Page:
Operation Dakatar Da Barawo: Navy, NNPC’s blueprint against oil theft

 …Operation has barred diversion of over N30bn crude – Naval Chief

‘…Claims about oil thievery volumes outrageous, unrealistic’

….Military not involved in oil theft – DHQ

The lingering menace of oil theft in the Niger Delta region has been a source of concern to the government and stakeholders in the oil and gas sector. BENJAMIN SAMSON in this report examines the efforts being made by the Nigerian military to halt the trend.  

Background/the operation

Operation Dakatar Da Barawo which means ‘stop the thief’ in Hausa language is a special operation launched by the Nigerian Navy in collaboration with the Nigerian National Petroleum Corporation (now Limited) to stop oil thieves from further sabotaging the nation’s oil and gas installations.

Speaking at the launch of the operation in Onne, Rivers state, recently, the Chief of Naval Staff (CNS), Vice Admiral Awwal Gambo, blamed the nation’s economic downturn on attacks on oil and gas facilities by saboteurs.

Gambo, represented by the chief of policy and plans, Suleiman Garba, said about 40 warships, 200 gunboats, five helicopters and its Special Boat Service (Special Forces) and several other units would participate in the operation.

“Operation Dakatar Da Barawo in collaboration with the Nigeria National Petroleum Corporation (NNPC) will identify where the problem (breach on pipelines) is. Secondly, we will track the oil thieves and secure the pipelines for the economic prosperity of the country.

“The NNPC is concerned by the reports in the past few months of massive theft of petroleum products purportedly from the pipeline to (illicit) vessels resulting in huge revenue losses,” Gambo had said.

 He said the Navy under his Command was fully committed to eliminating all acts of criminalities in Nigeria’s maritime environment and the Gulf of Guinea.

“We will use this operation to dominate the nation’s backwaters through aggressive and intelligence-driven patrols. The operation will be used to monitor pipelines; block identified strategic estuaries, with a focus on preventing the conveyance of stolen crude oil from inshore to sea.

“The navy will also maintain a credible presence along the coastline of areas prone to crude oil theft.” He said that navy Special Forces aided by aerial surveillance would conduct clearance operations to curb oil theft and illicit dealings in petroleum products in the country.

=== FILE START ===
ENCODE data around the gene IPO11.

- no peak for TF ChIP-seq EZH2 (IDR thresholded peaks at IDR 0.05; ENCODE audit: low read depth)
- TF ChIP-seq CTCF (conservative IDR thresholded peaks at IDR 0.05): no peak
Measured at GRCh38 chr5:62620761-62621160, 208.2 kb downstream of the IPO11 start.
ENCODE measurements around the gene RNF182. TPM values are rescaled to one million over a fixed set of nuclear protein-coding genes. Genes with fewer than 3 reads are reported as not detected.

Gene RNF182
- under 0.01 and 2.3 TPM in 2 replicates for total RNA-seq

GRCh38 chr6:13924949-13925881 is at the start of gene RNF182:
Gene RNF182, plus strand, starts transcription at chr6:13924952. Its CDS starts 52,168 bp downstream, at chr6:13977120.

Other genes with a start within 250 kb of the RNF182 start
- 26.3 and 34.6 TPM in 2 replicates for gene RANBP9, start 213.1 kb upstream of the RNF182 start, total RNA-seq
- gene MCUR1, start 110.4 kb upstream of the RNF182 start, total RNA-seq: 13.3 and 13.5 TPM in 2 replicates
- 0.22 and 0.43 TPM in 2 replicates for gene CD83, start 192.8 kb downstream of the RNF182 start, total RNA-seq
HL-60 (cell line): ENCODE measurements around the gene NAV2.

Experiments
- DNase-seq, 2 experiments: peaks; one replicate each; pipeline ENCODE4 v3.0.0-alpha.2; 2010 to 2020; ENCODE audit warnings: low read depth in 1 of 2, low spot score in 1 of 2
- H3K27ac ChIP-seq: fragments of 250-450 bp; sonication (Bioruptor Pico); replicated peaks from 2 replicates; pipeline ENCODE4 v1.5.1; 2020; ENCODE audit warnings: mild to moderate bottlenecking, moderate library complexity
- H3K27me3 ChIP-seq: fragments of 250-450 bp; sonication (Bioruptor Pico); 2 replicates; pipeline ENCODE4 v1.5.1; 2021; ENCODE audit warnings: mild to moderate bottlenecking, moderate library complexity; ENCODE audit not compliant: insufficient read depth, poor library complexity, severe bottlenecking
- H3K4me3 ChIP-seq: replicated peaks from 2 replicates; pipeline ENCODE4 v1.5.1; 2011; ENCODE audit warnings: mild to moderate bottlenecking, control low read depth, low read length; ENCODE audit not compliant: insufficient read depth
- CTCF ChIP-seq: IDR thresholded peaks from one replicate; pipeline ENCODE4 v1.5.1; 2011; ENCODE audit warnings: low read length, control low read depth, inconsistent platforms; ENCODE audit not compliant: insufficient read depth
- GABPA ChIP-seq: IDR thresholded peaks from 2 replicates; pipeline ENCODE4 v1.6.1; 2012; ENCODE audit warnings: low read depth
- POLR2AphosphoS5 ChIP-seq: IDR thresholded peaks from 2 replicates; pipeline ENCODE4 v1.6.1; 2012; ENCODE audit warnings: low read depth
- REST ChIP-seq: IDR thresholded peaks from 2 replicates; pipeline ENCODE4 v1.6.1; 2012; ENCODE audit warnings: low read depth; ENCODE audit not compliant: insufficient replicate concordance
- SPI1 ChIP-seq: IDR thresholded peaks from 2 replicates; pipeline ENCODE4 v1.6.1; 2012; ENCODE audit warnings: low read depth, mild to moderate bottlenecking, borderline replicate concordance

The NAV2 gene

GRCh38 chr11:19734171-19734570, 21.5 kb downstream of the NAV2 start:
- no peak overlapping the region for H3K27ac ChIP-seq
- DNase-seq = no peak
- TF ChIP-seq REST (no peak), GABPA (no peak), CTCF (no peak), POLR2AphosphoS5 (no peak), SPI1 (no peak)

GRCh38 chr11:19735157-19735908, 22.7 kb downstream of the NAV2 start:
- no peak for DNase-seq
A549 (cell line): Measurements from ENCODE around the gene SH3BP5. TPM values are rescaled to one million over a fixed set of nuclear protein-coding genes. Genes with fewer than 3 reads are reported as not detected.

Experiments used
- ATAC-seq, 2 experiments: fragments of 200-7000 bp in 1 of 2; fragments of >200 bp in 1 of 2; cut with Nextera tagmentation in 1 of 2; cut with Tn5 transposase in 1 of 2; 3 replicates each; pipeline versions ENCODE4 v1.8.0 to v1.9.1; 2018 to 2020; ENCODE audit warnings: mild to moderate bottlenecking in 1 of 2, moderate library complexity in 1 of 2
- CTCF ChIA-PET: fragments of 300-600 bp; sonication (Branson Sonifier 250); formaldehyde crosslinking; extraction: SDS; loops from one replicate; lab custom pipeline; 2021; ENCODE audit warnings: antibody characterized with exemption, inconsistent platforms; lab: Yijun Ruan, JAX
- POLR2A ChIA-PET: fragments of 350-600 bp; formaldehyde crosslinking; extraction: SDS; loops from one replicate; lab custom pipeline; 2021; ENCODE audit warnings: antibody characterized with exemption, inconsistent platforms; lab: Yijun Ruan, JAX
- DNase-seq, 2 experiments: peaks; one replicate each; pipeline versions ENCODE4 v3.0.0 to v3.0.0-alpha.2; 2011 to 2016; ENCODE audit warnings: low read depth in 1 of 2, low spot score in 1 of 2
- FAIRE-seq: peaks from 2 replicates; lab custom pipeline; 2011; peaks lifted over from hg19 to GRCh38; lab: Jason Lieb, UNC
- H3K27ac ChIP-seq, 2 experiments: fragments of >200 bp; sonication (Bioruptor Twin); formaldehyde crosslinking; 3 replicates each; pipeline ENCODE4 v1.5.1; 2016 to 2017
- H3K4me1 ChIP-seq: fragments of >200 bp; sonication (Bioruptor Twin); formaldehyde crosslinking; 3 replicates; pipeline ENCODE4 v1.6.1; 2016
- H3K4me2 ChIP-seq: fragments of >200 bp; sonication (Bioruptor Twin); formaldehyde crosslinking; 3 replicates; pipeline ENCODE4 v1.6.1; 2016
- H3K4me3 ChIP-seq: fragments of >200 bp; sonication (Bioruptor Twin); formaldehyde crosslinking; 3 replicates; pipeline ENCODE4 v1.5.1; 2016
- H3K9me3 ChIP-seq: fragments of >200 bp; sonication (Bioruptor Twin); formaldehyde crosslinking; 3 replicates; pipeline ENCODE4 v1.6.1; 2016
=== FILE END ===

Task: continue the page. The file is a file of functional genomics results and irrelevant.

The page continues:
Gambo said further that the newly acquired Falcon Eye system had further enhanced the Navy’s regional maritime domain awareness capability.

 “The system was used to monitor MT Queen of Peace for one month, leading to her eventual interception on March 15 with over three million litres of suspected crude oil.”


Since its launch, the operation Dakatar Da Barawo has, Blueprint Weekend gathered, made giant strides in the fight against economic sabotage in the region.  Vice Admiral Gambo said the operation has prevented the diversion of over N30 billion worth of crude oil by individuals which would have been used to support criminals.

The CNS, who gave a review of the naval operations in the last five months, revealed that over 216 illegal refining sites with about 3, 000 metal storage tanks and over 150 massive wooden boats were destroyed during the period under review.

 He also stated that oil thieves were denied over 40 million litres, which is about 270, 000 barrels of crude oil and a little below 20 million litres of illegally refined AGO.

“The operation is focused on crushing metal storage tanks constructed and located within the creeks that are used to store stolen crude oil and illegally refined AGO.

 “The activation of these sites are supported with the checkpoint management and control regime, which involves deployment of armed personnel on our boats that are stationed at strategic river entrances and extra reach within the creeks to arrest vessels, especially wooden boats and barges used to convey stolen oil,” he said.